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After a breakfast of Dosa and Idli, it was back to photography. My niece had a good time on the swing. It was a sunny day and soon I kept my camera aside and continued reading ‘Black Beauty’, this time on the lawn. Around that time, a man walked in with a horse and offered to take children for joy rides. Here I was reading a novel about a horse and got to see one from such close quarters. What a coincidence! We were later in for another pleasant surprise. There were rabbits at the place! A portion of the property was reserved for rabbits. And no, they were not being reared for commercial purpose but purely as pets. We had a good time feeding and stroking the rabbits. We thoroughly soaked in this ‘awww moment’.

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In the afternoon we left for Ooty Lake. After taking boat rides, it was time for lunch. We stopped by at the Curry Leaf restaurant for a simple lunch. The owner of the restaurant has a fetish for vintage cars. He had one parked just inside the entrance. And he had a large aquarium with an equally large fish swimming inside. After a wee bit of shopping we headed back to Lymond House. There were a couple of rabbits running around the lawn and I was back with my camera. I then resumed reading ‘Black Beauty’ and continued to do so after dinner.

Day 3

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Like on Day 2, I woke up early to the chirps of birds. Breakfast consisted of papaya and fluffy Puris with a yummy accompaniment. After a round of photography and then some time with rabbits I was back to reading ‘Black Beauty’ on the lawn. At noon, we embarked on a trip to Emerald Lake, about an hour’s drive from Ooty. We again encountered hairpin bends and savoured delightful views of the Nilgiris.

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Emerald Lake is stunningly beautiful and a great spot for a picnic. An atmosphere of stillness surrounds the place. This is Nature in one of her best forms. So charmed were we, that we didn’t feel like leaving the place. The pristine beauty of Emerald Lake will forever remain etched in my mind.

Lunch was again at Curry Leaf restaurant. I got to see the vintage car again and also the big fish in the aquarium. After yet another pleasant evening at the lawns of Lymond House, it was back to reading ‘Black Beauty’. I finished reading the book in another hour. Dinner was delicious with Pulao and Chapatis accompanied by lip-smacking curries.

Day 4

After spending yet another freezing night at Ooty it was time to pack up. I felt sad. In spite of the freezing night temperatures, I loved my stay. I would love to come back though not in winter. I would miss the lawns and the rabbits the most.

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On the way back, it felt nice going down the beautiful Nilgiris and then again driving through Mudumalai and Bandipur. I look forward to more such enchanting trips to the ‘Lap of Nature’.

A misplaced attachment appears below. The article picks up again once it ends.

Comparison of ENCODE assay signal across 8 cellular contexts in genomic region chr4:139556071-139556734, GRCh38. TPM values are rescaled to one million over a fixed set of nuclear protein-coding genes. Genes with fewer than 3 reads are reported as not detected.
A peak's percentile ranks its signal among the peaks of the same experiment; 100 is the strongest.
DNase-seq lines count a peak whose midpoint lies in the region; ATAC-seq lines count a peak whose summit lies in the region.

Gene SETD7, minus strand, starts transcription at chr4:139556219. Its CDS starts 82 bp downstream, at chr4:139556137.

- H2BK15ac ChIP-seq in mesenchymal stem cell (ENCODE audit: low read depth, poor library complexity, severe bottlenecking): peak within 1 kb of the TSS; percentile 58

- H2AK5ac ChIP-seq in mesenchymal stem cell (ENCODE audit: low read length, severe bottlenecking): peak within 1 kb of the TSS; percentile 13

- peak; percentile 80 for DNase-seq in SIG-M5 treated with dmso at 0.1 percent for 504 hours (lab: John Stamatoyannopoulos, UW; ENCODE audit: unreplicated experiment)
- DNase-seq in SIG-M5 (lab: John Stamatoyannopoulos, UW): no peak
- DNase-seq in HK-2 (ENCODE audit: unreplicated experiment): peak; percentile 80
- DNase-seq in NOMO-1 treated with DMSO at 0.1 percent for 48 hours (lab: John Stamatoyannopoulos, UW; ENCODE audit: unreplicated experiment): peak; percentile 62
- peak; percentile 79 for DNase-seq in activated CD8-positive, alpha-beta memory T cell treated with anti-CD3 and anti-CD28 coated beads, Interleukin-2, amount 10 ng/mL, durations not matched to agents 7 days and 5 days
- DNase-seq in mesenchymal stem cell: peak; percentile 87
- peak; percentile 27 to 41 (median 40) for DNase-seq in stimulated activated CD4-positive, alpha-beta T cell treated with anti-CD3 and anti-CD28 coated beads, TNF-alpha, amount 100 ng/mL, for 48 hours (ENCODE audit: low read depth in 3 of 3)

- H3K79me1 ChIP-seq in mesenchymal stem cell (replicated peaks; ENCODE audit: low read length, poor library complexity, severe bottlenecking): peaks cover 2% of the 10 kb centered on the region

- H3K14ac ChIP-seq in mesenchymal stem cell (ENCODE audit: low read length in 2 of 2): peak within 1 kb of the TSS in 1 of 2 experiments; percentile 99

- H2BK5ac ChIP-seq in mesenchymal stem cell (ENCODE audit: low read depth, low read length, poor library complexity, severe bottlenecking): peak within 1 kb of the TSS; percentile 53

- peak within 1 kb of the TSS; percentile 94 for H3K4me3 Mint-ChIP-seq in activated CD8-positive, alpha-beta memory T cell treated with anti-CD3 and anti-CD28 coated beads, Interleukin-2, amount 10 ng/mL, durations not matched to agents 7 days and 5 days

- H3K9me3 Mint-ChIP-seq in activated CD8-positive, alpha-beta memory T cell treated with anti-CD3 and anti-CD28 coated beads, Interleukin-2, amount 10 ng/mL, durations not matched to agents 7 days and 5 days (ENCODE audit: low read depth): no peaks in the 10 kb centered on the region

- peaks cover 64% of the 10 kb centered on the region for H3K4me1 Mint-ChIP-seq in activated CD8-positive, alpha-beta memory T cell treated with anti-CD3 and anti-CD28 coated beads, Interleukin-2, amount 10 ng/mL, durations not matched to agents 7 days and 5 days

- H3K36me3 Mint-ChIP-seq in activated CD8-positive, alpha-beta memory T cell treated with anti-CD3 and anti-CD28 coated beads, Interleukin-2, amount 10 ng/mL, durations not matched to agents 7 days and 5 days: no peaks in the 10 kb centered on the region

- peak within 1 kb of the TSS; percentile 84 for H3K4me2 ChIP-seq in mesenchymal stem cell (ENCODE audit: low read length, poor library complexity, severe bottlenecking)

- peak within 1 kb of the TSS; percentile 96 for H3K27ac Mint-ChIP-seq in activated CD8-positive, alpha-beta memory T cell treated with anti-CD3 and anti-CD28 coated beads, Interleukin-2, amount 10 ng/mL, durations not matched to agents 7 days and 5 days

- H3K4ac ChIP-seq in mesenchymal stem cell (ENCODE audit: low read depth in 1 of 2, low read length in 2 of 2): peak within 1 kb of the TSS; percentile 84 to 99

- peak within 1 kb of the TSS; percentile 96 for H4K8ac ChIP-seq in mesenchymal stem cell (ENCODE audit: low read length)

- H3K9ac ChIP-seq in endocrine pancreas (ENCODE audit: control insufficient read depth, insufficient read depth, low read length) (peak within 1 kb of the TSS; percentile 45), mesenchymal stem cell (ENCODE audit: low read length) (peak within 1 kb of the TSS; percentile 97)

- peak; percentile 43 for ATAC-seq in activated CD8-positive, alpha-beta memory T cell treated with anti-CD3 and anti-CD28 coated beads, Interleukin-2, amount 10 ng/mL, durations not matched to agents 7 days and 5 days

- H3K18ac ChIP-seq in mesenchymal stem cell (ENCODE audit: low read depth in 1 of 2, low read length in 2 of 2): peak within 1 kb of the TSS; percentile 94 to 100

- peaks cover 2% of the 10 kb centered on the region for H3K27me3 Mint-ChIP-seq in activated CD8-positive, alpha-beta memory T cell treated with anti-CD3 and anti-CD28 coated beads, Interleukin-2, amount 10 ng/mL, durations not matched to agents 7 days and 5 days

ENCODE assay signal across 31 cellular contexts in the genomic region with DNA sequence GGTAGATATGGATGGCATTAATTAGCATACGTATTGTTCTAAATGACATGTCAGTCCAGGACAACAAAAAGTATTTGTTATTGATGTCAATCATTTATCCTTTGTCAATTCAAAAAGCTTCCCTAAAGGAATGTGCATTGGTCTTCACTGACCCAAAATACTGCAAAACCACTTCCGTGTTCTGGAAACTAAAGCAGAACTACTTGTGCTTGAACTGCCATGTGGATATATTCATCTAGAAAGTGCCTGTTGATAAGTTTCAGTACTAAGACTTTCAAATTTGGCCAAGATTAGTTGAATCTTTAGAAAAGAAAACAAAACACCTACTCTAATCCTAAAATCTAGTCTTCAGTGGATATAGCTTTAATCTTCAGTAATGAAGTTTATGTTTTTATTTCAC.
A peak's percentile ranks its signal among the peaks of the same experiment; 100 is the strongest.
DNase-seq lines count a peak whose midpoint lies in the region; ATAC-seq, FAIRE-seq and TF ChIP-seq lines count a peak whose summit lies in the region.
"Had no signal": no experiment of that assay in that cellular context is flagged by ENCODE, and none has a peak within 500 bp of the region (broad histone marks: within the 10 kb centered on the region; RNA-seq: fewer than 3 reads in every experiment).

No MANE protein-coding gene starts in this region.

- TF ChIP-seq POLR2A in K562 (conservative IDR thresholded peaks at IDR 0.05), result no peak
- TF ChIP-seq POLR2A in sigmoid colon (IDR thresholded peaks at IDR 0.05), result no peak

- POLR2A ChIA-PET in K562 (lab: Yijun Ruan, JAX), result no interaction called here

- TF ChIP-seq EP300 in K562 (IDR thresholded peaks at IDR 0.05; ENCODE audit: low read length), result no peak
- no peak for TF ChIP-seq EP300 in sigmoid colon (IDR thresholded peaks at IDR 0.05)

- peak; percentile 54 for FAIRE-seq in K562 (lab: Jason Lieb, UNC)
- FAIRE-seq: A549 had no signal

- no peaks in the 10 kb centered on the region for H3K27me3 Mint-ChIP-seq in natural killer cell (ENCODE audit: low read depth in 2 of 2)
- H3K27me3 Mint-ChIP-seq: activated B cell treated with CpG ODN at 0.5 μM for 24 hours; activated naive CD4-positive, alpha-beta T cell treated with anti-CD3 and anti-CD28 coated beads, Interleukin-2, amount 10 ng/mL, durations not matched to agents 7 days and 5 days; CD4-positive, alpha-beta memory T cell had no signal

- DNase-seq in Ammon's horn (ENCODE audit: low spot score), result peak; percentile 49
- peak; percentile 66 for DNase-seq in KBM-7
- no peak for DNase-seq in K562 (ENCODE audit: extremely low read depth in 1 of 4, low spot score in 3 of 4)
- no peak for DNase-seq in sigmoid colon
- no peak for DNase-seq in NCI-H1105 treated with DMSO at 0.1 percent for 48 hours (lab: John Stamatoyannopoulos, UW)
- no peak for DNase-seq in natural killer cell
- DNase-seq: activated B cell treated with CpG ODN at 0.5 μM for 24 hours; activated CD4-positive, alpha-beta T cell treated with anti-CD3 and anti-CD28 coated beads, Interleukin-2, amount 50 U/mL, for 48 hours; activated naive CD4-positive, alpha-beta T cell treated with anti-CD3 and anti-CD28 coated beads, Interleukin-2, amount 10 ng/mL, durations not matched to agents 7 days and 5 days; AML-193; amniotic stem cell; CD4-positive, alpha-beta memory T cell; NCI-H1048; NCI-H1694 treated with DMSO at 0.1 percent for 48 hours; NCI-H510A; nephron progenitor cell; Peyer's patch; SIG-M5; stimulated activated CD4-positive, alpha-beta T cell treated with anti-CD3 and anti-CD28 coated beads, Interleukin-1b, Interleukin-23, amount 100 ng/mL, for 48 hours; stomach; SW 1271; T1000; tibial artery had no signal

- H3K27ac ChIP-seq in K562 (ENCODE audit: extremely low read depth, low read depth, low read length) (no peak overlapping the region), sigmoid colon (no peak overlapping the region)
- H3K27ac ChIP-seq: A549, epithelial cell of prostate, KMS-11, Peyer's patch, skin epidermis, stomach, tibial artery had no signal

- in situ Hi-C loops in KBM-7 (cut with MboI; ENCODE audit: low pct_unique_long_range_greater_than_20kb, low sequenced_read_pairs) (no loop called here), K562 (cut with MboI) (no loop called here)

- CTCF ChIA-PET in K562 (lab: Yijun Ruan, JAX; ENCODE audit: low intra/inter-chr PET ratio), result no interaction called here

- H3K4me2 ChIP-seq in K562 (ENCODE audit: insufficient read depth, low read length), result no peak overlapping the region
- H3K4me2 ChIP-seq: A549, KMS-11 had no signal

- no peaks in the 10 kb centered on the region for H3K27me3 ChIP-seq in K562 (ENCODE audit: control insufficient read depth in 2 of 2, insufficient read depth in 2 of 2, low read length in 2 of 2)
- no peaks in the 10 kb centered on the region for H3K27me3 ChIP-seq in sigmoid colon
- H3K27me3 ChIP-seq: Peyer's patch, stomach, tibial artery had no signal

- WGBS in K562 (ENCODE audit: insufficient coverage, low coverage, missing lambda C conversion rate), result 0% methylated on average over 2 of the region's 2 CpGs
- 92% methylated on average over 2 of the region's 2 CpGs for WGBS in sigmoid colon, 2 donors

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Cards are the best

Once upon a time they were a craze. Come any festival, birthday or New Year, I would rush to the nearest card store to pick up an attractive one or one with great words or else one which was attractive and had great words. I am talking about greeting cards. Yesterday a fad, today no more, thanks to the advancement in technology and with it the advent of e-mails and SMSes.

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In the 70s and early 80s, Gangaram’s on MG Road was the Mecca for card lovers of Bangalore. It had a fantastic collection of cards for all occasions and they came in all sizes. Visiting Gangaram’s to pick up a card was as exciting as visiting a showroom to pick up a dress. You would easily land up spending an hour or more browsing through the cards and then wonder which one to buy.  Such was the collection that you would be spoilt for choice. Particularly joyful was shopping for cards before New Year, Diwali or Christmas because you would be buying 10, 20 or more cards unlike before a birthday were you would be buying just one. When shopping for cards I would land up making a deep hole in my dad’s pocket but he wouldn’t complain. Sometime in the late 80s, showrooms of card-and-gift makers Archies and Hallmark mushroomed all over the city. The mighty Gangaram’s had competition.

With the computer boom and invasion of mobile technology in the 90s, the card craze gradually started fizzling out. When greeting someone was as easy as keying in a short and sometimes sweet message and sending it at the press of a key, why buy a card? And it didn’t end with buying a card; you had to write down the address, stick a stamp and walk to the post box or office.

But everyone would agree that in spite of the long procedure involved in sending greeting cards they are any day a more colourful and touching way to greet someone than an SMS or e-mail. They really strike a chord.

The aura of greeting cards will always remain. They are the best carriers of greetings and will always be. And what is more they can be preserved for posterity. I have a collection of more than 100 cards and they give me immense joy.

It is heartening to note that many shops still sell cards. Gangaram’s, Archies and Hallmark are still around.

This Christmas and New Year, how about some card-shopping folks? End the year greeting your loved ones in style!

Autos of the future